Accounts often underestimate the amount of time required for some routine data manipulation tasks on Excel. It is easy to get caught in the minutiae of a V-lookup or Index Match function here and a few text-to columns there, and suddenly find the time has slipped by. The time taken to manipulate the data can also be tedious, which can affect quality of work in a field where precision is critical. With more digitalization, data sets are becoming even more robust and testing Excel’s limits. This makes the benefits of programming even more important, as Python-powered automation can help accountants manipulate giant data sets with much more ease than doing it manually (such as creating tab after tab and bouncing between them to seek out relevant info).

Additionally, program results are easy to reproduce, since coding automatically provides an audit trail within the code itself. Anyone that can read a program you create can understand exactly what you did to the underlying data to manipulate it, even if some data has been deleted. This makes working with clients or colleagues even easier.

Data Integrity
Perhaps you are working on a colleague or client’s Excel file and there are numerous formulas in the workbook. Instead of copying it to your computer or somewhere else in your directory because you don’t want to damage or delete important portions of the file during the data manipulation process, Python can allow you to work on the file without manually opening it. Often, manual processes are where the critical errors occur, so automating this process can add security and a layer of safety to any data you are working with.

Delegation Powers
In years past, accountants were required at the data entry stage of every transaction process. Accountants needed to manually determine the General Ledger to pass double entry for each invoice. Now, even SMEs no longer require a qualified accountant for data entry with the advent of SAP Business One, SAGE and other similar online accounting software. These platforms allow a non-accountant to do data entry, while the accountant concentrates on manipulating and interpreting data.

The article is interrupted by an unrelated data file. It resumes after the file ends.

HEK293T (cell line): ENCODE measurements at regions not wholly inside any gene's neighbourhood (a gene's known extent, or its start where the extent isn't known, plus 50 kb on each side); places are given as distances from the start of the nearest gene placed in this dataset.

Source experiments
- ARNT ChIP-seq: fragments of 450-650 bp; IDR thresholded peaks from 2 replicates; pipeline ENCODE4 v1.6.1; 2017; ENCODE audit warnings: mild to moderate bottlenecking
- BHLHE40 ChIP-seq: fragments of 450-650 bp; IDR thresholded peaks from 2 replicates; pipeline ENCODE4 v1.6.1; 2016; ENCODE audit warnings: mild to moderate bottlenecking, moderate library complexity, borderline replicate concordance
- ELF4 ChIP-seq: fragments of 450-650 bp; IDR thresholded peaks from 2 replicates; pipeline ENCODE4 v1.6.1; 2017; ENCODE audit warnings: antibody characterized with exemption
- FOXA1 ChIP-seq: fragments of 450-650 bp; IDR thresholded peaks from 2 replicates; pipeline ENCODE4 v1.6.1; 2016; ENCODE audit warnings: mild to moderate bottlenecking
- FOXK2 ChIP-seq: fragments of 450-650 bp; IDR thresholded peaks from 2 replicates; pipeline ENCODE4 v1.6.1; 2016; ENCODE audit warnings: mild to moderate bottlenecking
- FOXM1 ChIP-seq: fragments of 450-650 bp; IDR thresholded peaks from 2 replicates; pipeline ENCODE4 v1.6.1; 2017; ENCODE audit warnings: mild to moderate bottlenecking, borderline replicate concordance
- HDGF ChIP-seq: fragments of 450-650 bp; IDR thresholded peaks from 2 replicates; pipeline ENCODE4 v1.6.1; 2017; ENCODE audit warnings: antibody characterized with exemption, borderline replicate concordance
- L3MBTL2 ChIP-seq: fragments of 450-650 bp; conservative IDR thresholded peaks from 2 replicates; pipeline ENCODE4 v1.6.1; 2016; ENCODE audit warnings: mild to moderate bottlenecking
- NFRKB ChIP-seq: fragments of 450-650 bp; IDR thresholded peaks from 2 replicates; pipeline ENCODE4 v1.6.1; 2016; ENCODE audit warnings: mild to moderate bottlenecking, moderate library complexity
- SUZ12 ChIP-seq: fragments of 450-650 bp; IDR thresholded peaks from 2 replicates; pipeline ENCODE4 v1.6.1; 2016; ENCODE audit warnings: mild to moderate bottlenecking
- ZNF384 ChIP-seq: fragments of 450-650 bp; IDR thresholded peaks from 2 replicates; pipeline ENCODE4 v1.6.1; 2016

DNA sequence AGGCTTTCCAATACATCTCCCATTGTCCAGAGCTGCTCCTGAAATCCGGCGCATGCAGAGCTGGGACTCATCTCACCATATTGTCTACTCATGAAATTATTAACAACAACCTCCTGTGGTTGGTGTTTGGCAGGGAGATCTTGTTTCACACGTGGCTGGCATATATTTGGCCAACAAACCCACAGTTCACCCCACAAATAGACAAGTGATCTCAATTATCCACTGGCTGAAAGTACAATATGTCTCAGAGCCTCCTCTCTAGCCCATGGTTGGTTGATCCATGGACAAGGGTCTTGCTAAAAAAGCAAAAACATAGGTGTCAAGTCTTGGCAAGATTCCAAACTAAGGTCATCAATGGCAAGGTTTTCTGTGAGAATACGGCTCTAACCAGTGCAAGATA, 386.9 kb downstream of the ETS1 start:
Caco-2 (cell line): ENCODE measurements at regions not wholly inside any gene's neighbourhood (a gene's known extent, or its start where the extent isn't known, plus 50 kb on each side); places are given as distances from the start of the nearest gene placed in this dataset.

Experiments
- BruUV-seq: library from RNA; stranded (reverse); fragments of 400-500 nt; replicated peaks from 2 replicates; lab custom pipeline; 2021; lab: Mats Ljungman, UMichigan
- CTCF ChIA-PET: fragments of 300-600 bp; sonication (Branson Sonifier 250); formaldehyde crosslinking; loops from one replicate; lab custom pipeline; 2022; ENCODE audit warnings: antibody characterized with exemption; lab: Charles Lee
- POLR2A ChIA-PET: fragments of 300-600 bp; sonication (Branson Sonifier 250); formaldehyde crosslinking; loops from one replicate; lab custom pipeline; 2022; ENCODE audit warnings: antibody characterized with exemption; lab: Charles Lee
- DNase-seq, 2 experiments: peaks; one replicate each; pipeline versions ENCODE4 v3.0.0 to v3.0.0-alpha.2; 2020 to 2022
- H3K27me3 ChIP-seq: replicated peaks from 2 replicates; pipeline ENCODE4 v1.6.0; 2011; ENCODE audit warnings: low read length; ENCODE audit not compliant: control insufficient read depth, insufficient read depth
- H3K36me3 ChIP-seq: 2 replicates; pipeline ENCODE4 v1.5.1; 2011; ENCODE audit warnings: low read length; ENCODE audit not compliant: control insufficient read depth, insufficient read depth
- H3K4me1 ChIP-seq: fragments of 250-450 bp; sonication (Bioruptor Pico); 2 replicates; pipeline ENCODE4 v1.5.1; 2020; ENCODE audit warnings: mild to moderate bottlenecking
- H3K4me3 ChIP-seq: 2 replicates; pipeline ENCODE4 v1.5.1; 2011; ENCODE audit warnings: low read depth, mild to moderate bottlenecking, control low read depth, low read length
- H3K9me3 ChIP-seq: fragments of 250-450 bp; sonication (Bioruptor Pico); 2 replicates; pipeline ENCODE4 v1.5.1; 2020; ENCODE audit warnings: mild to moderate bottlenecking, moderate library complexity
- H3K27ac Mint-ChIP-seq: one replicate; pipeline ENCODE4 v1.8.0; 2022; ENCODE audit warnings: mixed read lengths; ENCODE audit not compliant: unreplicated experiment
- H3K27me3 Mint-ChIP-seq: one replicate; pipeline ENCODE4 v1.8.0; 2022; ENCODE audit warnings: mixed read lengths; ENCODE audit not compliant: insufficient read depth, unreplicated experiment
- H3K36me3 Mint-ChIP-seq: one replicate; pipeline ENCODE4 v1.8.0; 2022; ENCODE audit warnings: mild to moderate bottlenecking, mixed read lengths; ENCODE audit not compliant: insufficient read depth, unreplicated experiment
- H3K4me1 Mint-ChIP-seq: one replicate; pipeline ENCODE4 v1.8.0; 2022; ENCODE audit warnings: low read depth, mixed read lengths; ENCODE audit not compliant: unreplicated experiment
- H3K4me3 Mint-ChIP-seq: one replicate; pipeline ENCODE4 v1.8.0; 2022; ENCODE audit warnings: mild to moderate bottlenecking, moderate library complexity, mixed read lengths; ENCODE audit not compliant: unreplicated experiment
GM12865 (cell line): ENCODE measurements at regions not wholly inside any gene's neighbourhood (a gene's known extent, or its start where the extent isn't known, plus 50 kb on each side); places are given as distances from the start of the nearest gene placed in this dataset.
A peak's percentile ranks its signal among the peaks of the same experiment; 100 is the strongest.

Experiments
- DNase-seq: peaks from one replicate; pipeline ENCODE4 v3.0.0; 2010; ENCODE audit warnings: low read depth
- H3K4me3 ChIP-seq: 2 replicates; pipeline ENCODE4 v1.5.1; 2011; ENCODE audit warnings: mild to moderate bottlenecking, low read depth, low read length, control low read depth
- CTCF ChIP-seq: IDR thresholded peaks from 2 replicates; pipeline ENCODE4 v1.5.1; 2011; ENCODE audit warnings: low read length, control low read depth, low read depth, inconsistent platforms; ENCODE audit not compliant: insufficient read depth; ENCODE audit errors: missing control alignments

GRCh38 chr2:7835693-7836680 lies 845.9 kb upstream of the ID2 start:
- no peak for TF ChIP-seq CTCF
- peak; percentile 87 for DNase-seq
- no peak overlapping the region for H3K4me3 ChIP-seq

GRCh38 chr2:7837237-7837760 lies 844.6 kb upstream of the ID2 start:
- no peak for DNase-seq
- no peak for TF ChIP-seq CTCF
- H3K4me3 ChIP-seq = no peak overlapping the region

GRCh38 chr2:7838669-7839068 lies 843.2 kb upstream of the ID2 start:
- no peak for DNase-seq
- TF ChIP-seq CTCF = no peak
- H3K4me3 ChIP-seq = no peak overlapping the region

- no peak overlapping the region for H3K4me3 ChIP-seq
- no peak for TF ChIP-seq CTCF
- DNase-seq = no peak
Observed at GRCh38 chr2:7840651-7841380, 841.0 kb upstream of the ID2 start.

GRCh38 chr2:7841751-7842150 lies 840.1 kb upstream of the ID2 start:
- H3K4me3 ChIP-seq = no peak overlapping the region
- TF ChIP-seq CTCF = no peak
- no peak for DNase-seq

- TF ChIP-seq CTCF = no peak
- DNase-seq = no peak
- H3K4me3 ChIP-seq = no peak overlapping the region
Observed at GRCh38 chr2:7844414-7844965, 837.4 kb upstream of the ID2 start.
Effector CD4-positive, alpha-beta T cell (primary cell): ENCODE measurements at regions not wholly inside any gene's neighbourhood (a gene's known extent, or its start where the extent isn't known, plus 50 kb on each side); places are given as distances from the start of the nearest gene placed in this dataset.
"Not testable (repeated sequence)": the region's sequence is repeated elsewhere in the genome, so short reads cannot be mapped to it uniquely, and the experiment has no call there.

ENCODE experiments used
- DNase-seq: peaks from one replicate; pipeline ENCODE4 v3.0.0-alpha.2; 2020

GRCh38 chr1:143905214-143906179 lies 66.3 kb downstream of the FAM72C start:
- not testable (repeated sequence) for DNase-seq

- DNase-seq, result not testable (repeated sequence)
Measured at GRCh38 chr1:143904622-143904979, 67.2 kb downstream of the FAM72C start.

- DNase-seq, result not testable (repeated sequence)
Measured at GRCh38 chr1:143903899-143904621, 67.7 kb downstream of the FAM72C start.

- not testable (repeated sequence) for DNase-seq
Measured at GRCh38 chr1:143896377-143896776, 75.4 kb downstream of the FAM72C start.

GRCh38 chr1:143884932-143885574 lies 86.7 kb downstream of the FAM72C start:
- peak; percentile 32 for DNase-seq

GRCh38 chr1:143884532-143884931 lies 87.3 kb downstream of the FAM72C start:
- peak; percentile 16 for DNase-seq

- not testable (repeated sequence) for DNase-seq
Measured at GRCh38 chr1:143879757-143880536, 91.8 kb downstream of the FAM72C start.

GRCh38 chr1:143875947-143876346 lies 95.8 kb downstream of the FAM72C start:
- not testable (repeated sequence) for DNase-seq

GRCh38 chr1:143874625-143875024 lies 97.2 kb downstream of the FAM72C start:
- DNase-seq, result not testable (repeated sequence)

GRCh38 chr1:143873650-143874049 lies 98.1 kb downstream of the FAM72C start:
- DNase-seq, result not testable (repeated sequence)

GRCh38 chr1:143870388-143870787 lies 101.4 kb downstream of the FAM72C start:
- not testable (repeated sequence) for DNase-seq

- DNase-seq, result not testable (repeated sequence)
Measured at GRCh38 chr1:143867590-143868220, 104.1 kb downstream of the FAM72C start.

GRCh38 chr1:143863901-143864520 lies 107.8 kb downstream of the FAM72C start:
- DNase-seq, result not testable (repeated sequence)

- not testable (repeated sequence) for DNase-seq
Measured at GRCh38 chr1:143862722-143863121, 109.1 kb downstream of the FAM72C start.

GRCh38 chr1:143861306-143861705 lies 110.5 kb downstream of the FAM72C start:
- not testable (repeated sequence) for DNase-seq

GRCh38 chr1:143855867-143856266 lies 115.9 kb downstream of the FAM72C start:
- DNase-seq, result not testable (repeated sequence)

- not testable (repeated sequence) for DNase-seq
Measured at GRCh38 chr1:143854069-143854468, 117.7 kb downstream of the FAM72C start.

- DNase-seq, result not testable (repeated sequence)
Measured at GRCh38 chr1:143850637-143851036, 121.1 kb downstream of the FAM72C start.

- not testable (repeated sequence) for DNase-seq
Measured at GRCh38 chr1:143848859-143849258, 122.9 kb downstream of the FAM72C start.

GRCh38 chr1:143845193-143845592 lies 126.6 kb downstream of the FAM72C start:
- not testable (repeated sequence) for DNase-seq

This shift looks likely to continue in future years, as more non-accountants can focus on data entry and manipulation while accountants do less manipulation - instead preferring to focus on interpretation of data. Python allows accountants the ability to create systems for non-accountants to do these tasks. Subsequently, the non-accountant just has to run a few programs periodically and then the accountant can take it from there.

So What Does This All Mean For Accountants?
The traditional workflow of a modern accountant is evolving. To allow accountants to remain valuable in the future, professionals must not only be able to understand the output of analysed data, but also be able to utilize modern data science tools to produce the information and work with IT to create value for the organisations and clients they serve. In order to gain an appreciation of these tools, knowledge of even the basics of a programming language such as Python is critical.

While accounting programs at major universities have rapidly started to add basic programming tutorials to existing courses that already include a focus on Excel, if you are established in the field, going back to school is probably not a viable option for you.